In the U.S., new COVID-19 cases are at an all-time high. The nation leads the world for the number of cases and mortality. There are no centralized federal guidelines for safely reopening schools during a peak of the pandemic, and the CDC’s suggested guidelines have been denigrated by politicians, including the president. In this diseased, disorganized landscape, the government is commanding teachers and children to return to schools in just a few weeks—and teachers are terrified, for themselves as well as their students.
Although Education Secretary Betsy DeVos stated “nothing in the data” suggests children being in school is “in any way dangerous,” eight percent of children who get the virus wind up in the ICU, and 0.7 percent die, according to a multinational study published in The Lancet on June 25. Even more children are reportedly suffering long-lasting health repercussions. While the CDC says most children experience mild COVID-19 cases, children with pre-existing medical conditions are more likely to develop severe disease.
But children can also act as vectors of infection between adults, carrying it between parents and other adults they come into contact with, including school teachers and administrators.
“There is no question: When we send kids back to school, we’ll see an uptick in cases and mortality in the general population,” said MarkAlain Dery, the medical director of infectious diseases and chief innovation officer for Access Health Louisiana, the largest Medicaid-providing clinic system in the state.
That’s what happened in Israel, where schools reopened on May 17. On that day, Israel added only 10 new cases. By the end of June, the country had added 1,400 cases—657 of which contract tracers tracked to schools. As of July 14, more than 2,000 students, teachers, and staff had been infected with COVID-19, and cases are surging. When schools reopen in the U.S., public health officials foresee a similar pattern.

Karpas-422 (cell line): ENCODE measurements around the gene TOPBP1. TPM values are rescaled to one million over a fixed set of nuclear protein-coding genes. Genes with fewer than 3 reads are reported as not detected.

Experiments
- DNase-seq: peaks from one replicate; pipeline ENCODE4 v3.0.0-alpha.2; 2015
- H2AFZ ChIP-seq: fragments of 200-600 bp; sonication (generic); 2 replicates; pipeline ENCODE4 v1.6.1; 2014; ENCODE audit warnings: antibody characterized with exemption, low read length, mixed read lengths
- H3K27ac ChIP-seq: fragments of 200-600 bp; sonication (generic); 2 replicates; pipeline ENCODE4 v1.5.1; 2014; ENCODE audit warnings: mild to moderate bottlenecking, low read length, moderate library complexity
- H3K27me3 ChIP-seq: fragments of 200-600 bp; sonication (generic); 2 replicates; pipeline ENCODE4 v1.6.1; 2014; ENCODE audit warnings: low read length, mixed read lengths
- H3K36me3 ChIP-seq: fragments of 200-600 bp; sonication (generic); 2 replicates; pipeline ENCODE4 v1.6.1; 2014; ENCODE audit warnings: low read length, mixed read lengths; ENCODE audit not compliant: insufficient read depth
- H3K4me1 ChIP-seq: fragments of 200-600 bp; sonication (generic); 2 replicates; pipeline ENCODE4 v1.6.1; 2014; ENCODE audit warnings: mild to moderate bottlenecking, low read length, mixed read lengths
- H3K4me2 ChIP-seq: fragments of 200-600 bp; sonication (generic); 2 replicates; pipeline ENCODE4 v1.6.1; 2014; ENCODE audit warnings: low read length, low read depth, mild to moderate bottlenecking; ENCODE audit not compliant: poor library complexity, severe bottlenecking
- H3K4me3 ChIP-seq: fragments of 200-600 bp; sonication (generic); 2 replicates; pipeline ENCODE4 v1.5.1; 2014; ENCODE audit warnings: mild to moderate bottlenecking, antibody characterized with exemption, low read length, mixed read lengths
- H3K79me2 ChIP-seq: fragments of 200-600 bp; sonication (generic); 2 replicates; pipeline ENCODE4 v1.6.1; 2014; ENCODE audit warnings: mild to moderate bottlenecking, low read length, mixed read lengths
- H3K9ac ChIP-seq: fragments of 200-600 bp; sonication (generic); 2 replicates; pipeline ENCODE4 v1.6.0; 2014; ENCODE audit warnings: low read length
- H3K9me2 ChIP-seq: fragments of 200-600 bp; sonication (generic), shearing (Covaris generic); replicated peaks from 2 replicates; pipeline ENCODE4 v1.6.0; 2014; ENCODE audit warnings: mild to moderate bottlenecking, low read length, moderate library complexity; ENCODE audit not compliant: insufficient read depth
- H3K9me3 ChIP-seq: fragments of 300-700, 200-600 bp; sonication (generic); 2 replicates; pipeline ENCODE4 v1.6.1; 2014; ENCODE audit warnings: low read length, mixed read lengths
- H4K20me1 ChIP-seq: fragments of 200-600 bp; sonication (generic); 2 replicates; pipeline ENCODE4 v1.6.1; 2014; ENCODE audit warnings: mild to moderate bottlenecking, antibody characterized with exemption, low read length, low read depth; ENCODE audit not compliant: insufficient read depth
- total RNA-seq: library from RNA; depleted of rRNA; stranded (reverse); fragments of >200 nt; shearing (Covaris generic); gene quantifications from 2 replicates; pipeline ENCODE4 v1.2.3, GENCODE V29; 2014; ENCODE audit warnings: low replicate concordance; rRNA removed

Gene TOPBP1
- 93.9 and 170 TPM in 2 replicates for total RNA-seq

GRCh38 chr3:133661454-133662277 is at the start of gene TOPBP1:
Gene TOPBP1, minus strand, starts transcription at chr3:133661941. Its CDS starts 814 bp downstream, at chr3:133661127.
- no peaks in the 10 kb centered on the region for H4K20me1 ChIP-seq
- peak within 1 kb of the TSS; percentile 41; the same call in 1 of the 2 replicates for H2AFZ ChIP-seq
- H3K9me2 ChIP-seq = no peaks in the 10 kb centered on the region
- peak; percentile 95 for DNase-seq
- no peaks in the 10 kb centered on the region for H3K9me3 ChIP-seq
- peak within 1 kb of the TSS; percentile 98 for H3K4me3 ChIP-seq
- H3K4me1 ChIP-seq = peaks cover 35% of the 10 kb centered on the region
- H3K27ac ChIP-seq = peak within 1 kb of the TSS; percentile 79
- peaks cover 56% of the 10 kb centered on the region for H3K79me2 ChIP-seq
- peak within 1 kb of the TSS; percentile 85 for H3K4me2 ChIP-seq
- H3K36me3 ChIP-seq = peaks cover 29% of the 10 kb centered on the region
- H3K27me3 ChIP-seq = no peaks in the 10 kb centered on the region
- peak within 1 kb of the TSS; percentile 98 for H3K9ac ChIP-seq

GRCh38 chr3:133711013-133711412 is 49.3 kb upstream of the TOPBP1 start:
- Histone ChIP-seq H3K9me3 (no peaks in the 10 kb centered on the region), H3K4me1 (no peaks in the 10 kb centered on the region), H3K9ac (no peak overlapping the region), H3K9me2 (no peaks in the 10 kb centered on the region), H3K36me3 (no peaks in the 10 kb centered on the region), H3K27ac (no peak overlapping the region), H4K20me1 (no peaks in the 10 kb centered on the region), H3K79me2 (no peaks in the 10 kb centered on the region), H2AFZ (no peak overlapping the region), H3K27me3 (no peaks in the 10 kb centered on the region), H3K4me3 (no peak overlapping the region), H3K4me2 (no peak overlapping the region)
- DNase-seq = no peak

“We’re… forced into the front lines of a worldwide pandemic at the mandate of a leader who knows the risks,” said Chiamaka Osegbu, 28, an elementary school teacher in Delaware. “Educators are fearful not only for our own lives, but for the lives of our loved ones, students and families that we serve, and educators that we partner with… There’s absolutely no guarantee that returning to full in-person teaching will not create a breeding ground for the virus.”
In College Station, Texas, where Pricilla Williams (whose name has been changed for fear of professional repercussions) has taught for 16 years, public schools will reopen August 13, even though new cases are on a continuous upward trajectory and the ICU is at 82 percent capacity in her district.
“It’s getting worse every day,” said Williams, who is 40. “Every morning, I wake up and think, Here we go again, another day of the pandemic, another day closer to going back to school and not knowing what’s going to happen. My six-year-old son and I both have asthma. Will we get sick? … My lawyer said, ‘You need to have a will. It sounds horrible and dark, but you have to prepare for the worst.’”
In Williams’ district, parents can choose whether to send students to school or opt for online learning, but her family doesn’t have that luxury. Neither she nor her husband can afford to stay home. Williams fears the “total mess” she will encounter in schools, where many younger students likely will not understand the concepts of hygiene and social distancing.